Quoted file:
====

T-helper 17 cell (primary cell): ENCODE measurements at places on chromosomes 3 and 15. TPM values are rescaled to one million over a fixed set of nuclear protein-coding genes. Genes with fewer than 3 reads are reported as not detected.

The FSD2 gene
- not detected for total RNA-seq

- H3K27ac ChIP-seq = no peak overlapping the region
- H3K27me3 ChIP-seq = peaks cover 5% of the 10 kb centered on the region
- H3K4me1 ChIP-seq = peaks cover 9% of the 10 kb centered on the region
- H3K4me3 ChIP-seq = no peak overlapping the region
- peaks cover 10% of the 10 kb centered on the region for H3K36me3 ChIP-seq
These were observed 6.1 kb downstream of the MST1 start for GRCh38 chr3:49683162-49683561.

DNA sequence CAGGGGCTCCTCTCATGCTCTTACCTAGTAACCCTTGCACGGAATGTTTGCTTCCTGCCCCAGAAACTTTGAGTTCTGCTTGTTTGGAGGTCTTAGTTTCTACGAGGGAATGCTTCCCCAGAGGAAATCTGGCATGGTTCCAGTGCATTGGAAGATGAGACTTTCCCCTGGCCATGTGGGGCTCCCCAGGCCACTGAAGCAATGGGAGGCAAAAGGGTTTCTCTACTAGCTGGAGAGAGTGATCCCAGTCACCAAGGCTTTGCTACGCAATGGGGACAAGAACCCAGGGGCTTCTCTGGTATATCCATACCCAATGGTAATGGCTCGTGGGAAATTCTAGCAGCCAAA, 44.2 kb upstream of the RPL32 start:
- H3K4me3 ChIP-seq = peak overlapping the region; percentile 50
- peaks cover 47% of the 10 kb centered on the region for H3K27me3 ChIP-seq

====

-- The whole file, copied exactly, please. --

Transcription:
T-helper 17 cell (primary cell): ENCODE measurements at places on chromosomes 3 and 15. TPM values are rescaled to one million over a fixed set of nuclear protein-coding genes. Genes with fewer than 3 reads are reported as not detected.

The FSD2 gene
- not detected for total RNA-seq

- H3K27ac ChIP-seq = no peak overlapping the region
- H3K27me3 ChIP-seq = peaks cover 5% of the 10 kb centered on the region
- H3K4me1 ChIP-seq = peaks cover 9% of the 10 kb centered on the region
- H3K4me3 ChIP-seq = no peak overlapping the region
- peaks cover 10% of the 10 kb centered on the region for H3K36me3 ChIP-seq
These were observed 6.1 kb downstream of the MST1 start for GRCh38 chr3:49683162-49683561.

DNA sequence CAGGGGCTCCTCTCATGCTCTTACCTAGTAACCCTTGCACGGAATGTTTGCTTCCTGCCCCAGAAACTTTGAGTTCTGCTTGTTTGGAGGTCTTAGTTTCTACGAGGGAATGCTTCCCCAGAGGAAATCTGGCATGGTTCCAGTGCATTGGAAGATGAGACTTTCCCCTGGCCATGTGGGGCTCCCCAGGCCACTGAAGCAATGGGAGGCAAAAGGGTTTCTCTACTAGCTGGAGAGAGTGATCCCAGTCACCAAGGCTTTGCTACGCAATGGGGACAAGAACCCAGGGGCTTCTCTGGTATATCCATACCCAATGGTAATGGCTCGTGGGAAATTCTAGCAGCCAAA, 44.2 kb upstream of the RPL32 start:
- H3K4me3 ChIP-seq = peak overlapping the region; percentile 50
- peaks cover 47% of the 10 kb centered on the region for H3K27me3 ChIP-seq